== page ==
When Congressional Budget Office Director Douglas Elmendorf appeared before the House Budget Committee on Wednesday, there were plenty of lawmakers, Republican and Democrat, who wanted to make points about Obamacare. Republicans stressed the CBO's finding that Obamacare will create such a sharp disincentive to work that Americans will stop working to the tune of 2.5 million full-time jobs. Democrats tried to cast doubt on the number or, alternately, to suggest that Americans leaving the work force because they no longer need a job to secure health coverage would be a good thing.

The points had been pretty much exhausted by the time Republican Rep. Diane Black got her turn to address Elmendorf. Her question was straightforward: "What effect [will] the reduced labor force participation have on the economy?"

Elmendorf's answer was simple, short, and devastating. "It is the central factor in slowing economic growth," he said. "After we get out of this current downturn, but later in this decade and beyond, the principal reason why we think the economic growth will be less than it was for most of my lifetime will be a slower rate of growth by the labor force."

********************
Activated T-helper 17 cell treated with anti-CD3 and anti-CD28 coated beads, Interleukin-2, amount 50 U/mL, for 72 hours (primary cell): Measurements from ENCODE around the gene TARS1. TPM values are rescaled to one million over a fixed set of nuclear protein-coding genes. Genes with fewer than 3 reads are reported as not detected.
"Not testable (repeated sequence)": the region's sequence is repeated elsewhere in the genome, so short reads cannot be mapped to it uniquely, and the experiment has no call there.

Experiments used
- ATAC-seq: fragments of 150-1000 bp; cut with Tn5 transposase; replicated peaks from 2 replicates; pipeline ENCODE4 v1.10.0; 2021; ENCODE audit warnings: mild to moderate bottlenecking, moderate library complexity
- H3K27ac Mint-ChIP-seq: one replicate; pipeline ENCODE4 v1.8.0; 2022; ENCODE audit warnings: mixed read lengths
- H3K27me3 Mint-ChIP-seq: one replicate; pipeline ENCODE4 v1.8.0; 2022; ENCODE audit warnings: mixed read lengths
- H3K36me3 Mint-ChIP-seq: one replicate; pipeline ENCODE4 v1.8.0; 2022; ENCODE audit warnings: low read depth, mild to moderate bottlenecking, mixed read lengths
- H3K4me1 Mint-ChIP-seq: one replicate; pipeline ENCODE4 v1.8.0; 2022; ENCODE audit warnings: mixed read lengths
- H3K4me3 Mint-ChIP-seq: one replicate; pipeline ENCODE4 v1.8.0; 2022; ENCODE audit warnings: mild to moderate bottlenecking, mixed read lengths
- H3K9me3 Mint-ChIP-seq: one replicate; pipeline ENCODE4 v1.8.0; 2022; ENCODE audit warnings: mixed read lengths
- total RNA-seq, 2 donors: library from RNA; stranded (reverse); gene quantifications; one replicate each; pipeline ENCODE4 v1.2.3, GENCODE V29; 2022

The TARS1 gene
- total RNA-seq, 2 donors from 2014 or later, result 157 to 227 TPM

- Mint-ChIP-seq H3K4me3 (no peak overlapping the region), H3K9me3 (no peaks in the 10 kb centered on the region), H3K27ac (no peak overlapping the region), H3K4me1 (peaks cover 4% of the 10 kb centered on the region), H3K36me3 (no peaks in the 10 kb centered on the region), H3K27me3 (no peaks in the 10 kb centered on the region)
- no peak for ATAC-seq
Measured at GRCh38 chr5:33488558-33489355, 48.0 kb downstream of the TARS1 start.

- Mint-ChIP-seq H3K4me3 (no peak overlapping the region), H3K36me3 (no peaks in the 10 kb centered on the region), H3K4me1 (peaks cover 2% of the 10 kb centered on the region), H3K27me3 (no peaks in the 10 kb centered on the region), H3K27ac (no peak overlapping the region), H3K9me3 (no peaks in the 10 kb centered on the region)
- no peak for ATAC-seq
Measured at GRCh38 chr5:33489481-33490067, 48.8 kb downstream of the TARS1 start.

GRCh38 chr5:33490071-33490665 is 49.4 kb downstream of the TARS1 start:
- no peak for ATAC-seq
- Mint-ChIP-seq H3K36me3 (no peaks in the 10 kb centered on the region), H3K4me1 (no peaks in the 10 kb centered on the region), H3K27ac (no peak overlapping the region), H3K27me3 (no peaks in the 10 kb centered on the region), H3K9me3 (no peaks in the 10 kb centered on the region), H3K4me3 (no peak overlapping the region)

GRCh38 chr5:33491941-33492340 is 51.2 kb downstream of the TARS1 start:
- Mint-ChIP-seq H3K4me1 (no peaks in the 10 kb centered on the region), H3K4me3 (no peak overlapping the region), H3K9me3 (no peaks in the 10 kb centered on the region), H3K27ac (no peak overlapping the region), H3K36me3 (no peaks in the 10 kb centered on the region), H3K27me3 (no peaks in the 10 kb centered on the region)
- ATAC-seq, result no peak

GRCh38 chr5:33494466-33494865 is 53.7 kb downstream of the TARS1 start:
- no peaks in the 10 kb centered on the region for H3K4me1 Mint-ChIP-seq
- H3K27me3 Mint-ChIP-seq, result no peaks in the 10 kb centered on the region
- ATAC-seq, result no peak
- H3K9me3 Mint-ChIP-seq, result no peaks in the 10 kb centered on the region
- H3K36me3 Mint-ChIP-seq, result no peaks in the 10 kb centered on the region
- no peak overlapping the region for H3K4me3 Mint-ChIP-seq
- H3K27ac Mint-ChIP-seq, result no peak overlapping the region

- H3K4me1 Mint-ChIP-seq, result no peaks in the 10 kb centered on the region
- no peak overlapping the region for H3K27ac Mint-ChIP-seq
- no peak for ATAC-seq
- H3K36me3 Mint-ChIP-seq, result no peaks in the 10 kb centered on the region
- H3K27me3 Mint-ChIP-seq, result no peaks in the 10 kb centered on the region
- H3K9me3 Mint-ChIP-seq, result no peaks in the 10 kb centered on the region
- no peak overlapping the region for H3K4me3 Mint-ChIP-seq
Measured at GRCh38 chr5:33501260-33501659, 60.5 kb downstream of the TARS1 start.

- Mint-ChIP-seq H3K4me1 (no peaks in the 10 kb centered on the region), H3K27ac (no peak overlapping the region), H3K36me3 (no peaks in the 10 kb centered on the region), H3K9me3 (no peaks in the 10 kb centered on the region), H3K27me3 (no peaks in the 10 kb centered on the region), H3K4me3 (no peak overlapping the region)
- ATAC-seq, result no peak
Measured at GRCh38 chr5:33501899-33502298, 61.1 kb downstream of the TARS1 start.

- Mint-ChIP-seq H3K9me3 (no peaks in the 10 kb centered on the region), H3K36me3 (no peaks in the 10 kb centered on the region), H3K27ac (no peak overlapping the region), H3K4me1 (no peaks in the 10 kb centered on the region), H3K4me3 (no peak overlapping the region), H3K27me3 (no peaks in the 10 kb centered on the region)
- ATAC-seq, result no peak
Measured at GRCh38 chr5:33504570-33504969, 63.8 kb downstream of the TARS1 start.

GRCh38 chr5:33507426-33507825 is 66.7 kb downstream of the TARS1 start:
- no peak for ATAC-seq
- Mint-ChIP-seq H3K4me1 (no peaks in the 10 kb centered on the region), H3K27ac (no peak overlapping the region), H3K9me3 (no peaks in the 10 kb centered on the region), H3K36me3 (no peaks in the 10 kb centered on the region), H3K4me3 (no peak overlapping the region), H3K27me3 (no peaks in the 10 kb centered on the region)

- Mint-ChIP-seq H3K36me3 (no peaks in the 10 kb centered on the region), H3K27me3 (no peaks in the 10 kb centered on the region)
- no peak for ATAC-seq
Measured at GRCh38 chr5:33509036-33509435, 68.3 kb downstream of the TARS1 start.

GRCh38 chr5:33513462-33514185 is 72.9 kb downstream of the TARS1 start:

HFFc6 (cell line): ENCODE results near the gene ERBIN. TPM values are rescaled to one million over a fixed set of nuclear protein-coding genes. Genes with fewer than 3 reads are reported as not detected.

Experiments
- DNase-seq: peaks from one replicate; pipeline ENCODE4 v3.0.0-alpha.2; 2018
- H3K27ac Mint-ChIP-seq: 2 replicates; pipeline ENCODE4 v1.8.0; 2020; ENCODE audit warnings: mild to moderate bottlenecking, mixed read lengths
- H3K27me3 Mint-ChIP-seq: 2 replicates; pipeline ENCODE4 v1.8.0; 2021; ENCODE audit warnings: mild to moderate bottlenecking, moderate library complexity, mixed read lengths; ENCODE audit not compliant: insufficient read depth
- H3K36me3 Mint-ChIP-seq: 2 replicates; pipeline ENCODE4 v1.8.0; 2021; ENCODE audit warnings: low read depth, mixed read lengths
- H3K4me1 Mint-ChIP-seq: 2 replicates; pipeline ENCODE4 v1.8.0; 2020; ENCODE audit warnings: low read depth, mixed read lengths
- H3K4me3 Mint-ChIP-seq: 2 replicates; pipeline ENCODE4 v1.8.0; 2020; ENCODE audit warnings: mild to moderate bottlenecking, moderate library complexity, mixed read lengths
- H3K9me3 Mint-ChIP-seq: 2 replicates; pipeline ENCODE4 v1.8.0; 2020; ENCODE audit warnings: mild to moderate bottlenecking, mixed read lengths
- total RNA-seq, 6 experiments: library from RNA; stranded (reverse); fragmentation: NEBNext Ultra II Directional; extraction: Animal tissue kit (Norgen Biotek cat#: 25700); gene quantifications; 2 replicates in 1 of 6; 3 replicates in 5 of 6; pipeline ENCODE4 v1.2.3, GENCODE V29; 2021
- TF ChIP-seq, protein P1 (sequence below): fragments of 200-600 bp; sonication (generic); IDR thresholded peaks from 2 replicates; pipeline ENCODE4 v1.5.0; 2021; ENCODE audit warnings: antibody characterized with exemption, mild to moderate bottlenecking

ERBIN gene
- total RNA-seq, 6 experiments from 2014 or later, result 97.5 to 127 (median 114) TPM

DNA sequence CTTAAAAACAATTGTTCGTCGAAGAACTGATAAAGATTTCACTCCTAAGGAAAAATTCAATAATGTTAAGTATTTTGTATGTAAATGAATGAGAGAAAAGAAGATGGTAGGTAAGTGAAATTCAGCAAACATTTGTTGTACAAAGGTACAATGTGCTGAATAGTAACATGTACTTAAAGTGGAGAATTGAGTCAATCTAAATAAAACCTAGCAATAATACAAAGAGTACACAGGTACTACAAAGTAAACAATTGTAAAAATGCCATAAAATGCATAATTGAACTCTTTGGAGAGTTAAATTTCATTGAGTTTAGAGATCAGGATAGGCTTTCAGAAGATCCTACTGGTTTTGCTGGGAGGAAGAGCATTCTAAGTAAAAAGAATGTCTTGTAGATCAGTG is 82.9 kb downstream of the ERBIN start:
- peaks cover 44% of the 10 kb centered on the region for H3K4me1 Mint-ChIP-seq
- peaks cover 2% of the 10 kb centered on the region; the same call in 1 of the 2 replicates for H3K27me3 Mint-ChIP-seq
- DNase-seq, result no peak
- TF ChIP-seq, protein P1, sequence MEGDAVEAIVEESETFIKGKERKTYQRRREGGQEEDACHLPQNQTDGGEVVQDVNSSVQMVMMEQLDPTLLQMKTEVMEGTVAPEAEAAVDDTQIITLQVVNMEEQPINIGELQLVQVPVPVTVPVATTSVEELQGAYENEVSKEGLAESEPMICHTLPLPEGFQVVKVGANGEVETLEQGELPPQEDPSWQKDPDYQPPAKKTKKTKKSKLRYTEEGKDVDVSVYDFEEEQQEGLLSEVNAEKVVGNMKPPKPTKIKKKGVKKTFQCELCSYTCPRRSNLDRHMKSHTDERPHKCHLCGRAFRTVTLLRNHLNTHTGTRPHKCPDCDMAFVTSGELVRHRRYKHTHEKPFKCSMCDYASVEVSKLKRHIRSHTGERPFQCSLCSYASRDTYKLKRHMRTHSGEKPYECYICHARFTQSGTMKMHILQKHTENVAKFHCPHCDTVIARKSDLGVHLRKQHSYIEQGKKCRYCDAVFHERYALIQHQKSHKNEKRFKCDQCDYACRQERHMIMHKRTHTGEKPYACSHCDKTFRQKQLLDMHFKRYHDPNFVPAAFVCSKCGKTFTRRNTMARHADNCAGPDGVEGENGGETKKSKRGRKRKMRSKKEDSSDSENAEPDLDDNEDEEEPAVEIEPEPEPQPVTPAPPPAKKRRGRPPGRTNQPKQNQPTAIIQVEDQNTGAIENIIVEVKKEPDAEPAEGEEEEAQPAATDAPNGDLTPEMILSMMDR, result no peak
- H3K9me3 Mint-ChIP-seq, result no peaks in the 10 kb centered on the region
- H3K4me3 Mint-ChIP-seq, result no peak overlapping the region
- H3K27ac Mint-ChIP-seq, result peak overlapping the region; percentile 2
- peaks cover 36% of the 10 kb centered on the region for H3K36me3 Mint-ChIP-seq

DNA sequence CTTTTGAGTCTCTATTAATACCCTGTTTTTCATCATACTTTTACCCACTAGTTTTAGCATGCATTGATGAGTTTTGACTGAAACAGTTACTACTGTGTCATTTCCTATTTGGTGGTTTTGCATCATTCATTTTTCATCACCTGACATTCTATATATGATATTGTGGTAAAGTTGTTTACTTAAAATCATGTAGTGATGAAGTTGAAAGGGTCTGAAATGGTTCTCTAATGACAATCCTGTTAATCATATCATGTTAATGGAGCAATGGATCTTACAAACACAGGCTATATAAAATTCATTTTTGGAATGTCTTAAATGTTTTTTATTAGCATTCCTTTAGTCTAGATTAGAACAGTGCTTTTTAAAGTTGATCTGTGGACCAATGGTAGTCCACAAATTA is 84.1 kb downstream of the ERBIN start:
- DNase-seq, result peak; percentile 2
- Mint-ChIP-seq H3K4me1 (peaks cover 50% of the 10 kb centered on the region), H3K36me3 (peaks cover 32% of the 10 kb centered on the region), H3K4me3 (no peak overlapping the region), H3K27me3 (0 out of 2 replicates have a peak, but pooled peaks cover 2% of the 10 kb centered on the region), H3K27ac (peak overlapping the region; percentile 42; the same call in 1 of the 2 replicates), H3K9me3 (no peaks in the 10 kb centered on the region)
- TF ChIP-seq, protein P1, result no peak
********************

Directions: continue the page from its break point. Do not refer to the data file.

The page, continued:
Put aside all the talking points about Americans being "liberated" to pursue their interests without having to worry about employer-provided health coverage. Everyone knows growth is the key to economic health for the U.S., and Elmendorf said declining labor force participation will be the "central factor" in delaying economic growth. That's a bad thing.

Democrats might interpret Elmendorf's words to mean he was speaking about the entire decline in labor force participation, not just that part caused by Obamacare. Maybe so. And Democrats might stress that Elmendorf wasn't saying there would be no economic growth, only that the growth that occurs will be slowed by declining work force participation. That's true. But the fact is, the CBO sees Obamacare slowing down the key measure of health in the American economy for a long time to come. It's hard to talk around that.